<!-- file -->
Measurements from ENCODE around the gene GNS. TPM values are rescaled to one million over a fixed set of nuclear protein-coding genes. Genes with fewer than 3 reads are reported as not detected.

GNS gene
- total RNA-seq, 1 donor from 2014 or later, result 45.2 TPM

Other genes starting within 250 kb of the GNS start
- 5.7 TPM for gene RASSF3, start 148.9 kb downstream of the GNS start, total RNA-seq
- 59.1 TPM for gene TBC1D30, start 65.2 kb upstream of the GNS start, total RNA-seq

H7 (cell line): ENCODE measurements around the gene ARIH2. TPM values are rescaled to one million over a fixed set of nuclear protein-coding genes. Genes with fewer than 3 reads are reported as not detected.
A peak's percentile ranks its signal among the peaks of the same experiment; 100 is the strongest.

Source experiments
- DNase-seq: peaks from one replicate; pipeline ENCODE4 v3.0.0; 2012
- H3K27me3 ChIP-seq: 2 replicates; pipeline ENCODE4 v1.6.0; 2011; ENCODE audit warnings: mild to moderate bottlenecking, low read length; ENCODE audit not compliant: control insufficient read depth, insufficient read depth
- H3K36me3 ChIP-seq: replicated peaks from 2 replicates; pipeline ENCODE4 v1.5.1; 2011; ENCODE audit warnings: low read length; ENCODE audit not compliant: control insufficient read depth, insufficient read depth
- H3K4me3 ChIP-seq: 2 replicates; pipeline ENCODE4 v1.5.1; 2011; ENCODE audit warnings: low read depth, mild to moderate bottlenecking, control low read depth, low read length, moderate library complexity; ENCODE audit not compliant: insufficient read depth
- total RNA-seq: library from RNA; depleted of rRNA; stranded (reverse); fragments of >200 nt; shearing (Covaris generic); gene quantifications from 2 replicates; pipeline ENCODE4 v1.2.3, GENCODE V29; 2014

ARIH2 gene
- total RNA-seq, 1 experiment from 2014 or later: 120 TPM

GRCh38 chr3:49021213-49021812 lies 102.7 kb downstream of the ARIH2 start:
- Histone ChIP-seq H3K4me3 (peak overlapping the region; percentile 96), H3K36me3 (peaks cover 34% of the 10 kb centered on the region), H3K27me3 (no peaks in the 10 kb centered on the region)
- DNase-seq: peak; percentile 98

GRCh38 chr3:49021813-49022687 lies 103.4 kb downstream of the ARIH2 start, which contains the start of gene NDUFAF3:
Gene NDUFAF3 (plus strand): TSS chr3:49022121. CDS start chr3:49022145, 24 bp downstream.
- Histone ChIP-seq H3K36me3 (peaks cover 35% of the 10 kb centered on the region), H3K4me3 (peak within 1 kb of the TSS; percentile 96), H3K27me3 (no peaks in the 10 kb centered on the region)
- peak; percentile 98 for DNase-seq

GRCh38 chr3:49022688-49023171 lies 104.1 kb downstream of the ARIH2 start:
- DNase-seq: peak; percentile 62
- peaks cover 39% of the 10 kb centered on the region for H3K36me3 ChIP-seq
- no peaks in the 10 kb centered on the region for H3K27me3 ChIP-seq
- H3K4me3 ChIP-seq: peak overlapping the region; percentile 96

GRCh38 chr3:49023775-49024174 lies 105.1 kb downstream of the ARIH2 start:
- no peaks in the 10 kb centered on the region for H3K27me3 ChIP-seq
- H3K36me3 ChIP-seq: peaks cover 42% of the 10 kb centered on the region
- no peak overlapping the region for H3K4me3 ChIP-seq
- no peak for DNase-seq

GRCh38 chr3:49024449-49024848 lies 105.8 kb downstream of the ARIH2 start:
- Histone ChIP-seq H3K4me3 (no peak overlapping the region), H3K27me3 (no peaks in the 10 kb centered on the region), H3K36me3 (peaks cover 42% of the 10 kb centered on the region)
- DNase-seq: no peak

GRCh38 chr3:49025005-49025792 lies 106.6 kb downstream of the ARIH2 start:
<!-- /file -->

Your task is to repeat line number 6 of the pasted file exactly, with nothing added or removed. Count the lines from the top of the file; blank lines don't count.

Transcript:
- 59.1 TPM for gene TBC1D30, start 65.2 kb upstream of the GNS start, total RNA-seq